Letters, which would later be classified within the epistolary subgenre, emerged with the use of writing on papyrus, which sealed with clay would be sent to different areas, this in the case of the longest letters, while letters of smaller dimensions were also developed and sent to nearby inhabitants.
Biographies and autobiographies
It is believed that the first biographies and autobiographies date back to Egypt, especially in the third millennium BC. These first texts were written with the purpose of praising the continuity of the figures that were part of the dynastic power. They were written in the first person and their content, as it is today, was intended to immortalize the life and commemoration of the protagonists.
Decrees and other texts
The content developed, especially biographies and autobiographies have been fundamental documents of study for modern historians, who have analyzed them as a historical reference to extract a great deal of information of the time, its culture and tradition. These texts, added to the lists of kings and chronicles found, will be key to the study of the royal decrees that were issued by the pharaohs in power and in their different instances and dynasties.
Main characteristics of Egyptian literature
Among the most representative features of the literature in this area, we find the following:
Theme: one of the most important aspects of Egyptian literature is the variety of themes that were found in the manifestations. One of the most recurrent themes was mythology, as well as the customs of the inhabitants, the laws and some other guidelines of conduct that they had to follow to become exemplary citizens. Thus, from the laws, later on, they started with the creation of texts.
Importance of mythology: another fundamental aspect of Egyptian literature was the importance given to mythology, since the Egyptian gods became one of the most important themes affecting the lives of the inhabitants in general. That is why issues such as curses when the divine commandments were broken, as well as other consequences, were one of the most developed issues in order to keep the inhabitants under control.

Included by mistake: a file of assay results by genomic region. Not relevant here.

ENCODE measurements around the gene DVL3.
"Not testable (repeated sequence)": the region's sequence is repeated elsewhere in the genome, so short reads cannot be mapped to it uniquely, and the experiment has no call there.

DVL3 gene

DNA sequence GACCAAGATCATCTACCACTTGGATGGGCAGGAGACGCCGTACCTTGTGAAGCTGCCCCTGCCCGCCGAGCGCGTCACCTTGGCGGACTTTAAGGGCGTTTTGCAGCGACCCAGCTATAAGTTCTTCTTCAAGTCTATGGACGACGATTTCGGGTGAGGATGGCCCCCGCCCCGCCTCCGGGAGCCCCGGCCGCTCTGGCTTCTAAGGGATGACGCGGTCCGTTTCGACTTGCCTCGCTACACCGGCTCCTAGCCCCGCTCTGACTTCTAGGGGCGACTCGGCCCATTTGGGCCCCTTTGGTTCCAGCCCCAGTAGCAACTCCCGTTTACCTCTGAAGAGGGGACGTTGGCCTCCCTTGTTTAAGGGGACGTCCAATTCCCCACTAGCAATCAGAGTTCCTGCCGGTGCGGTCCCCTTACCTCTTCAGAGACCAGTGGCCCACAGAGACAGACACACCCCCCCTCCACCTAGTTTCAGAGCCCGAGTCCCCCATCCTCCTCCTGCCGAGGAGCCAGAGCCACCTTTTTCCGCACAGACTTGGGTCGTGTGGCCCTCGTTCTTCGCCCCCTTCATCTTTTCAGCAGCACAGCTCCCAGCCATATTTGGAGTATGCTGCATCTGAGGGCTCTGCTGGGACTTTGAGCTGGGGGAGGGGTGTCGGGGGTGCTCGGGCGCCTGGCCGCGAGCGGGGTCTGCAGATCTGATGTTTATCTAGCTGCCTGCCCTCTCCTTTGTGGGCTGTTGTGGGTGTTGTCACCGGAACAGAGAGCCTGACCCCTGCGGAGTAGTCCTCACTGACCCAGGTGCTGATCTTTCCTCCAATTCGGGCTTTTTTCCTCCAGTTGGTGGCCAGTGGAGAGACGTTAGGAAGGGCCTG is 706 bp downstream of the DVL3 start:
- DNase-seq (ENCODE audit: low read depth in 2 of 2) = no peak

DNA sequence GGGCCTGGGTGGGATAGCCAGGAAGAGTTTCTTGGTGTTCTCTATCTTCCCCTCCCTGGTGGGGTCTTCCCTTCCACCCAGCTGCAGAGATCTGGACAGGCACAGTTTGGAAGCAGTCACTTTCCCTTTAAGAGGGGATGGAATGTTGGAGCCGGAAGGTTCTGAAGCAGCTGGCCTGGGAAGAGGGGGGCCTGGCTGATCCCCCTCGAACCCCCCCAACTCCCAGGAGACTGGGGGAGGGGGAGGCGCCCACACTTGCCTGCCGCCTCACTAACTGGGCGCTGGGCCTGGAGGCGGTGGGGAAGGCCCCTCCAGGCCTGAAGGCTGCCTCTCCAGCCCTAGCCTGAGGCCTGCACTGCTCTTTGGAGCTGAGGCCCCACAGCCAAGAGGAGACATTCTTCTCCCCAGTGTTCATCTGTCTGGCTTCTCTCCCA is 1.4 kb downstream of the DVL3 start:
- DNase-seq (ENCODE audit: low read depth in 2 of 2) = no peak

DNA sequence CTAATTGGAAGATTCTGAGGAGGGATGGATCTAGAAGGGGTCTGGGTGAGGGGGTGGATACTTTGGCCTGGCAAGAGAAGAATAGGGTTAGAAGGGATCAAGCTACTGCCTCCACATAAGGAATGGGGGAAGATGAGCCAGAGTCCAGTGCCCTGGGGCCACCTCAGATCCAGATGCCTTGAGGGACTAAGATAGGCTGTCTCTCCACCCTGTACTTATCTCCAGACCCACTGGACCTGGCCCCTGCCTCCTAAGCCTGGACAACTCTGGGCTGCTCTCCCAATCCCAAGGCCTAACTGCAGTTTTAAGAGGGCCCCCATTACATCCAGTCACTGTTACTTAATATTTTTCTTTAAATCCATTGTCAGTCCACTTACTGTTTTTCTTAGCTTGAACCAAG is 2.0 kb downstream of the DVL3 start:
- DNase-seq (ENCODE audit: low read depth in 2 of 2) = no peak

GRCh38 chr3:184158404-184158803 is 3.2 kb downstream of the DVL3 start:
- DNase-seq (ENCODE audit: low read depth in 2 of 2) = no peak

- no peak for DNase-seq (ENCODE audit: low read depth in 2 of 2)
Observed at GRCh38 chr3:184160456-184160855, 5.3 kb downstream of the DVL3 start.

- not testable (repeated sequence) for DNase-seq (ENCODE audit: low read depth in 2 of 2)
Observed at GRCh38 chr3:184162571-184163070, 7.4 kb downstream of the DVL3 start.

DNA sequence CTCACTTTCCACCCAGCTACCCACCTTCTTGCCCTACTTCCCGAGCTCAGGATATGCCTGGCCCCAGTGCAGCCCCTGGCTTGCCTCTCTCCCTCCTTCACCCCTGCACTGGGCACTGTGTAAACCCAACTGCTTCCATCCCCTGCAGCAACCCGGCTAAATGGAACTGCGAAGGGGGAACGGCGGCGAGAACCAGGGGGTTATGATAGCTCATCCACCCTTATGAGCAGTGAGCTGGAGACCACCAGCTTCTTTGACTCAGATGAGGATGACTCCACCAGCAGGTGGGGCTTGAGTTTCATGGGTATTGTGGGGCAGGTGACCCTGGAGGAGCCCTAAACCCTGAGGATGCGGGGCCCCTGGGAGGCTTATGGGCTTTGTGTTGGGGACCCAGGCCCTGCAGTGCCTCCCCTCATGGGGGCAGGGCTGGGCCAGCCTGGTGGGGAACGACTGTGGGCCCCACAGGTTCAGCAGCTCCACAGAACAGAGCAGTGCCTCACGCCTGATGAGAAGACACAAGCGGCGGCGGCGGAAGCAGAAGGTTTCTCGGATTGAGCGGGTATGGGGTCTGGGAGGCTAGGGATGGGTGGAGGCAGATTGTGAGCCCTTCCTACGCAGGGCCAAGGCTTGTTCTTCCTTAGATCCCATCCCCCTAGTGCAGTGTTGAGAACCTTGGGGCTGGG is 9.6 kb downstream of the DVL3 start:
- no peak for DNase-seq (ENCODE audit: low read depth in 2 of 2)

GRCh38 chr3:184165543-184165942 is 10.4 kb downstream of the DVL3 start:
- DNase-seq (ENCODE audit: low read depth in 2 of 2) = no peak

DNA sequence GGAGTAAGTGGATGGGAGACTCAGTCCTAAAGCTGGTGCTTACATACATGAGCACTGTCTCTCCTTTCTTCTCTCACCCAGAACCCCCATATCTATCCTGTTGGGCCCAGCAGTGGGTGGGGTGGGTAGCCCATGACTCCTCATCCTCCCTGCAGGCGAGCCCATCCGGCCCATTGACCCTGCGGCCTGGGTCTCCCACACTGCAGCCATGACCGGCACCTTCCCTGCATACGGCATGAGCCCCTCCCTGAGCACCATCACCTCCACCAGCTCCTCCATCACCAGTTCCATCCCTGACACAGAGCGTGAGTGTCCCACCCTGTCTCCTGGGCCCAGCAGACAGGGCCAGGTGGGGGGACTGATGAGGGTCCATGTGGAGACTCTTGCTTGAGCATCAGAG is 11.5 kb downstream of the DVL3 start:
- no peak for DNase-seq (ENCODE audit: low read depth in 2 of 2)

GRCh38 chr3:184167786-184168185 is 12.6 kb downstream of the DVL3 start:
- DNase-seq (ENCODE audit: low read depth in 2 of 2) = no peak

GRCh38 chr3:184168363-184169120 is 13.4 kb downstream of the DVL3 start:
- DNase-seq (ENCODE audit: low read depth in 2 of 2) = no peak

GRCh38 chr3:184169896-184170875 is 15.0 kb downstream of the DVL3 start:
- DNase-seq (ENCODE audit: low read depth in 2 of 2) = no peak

Educational purpose: according to the themes that were developed, years later the need to propose texts for educational purposes was born, which would facilitate the transfer of knowledge to other inhabitants.
Material used: the first thing the Egyptians used for writing were chisels to carve on the stones, although they also used the calamus, a cut reed similar to a paintbrush. For this they used pigments such as ochre, a mineral, and carbon black. Mainly hemp was used for the subsequent writing on papyrus, however the latter, with the passage of time, came to have a high cost.
Funerary processes: this practice will be substantial for the literary development, because from the beliefs and activities, funeral poems begin to be written, which are considered the first texts of religious literature, as well as another series of poems in order to exalt the achievements obtained in life, hymns and songs to the gods, manifestations that remained on the walls of the temples.
Writers: those who dedicated themselves to the activity of writing were known as scribes, a social group in charge of transmitting, canonizing, storing and writing literary texts. However, they were not the only ones who knew the art of writing and reading texts; there was another group of people who, although they were not part of the profession, could also read and had access to texts, often people from the upper social classes.
Among the main authors of Egyptian literature we can identify Dua-Jeti, writer of the 19th Dynasty, Ptahhotep of the pre-dynastic era, as well as other relevant figures among which are Ipuur, Kagemni, Ennana, Naguib Mahfuz, among others. With the passage of time, especially in modern literature, Egypt also develops a fundamental role in the literary work, being Yaqub Sannu one of the pioneers of the Egyptian theater, who inspired by European models completes a selection of representative works. Writers such as Mustafa Lutfi al-Manfalouti and Yuryi Zaydan stood out in the novel.
As for works or texts of Egyptian literature are: “The story of a castaway”, “The story of King Khufu and the magicians”, “The adventures of Sinuhé”, “The story of the eloquent peasant”, “The book of the dead” or also known as “Peri Em Heru”, among others.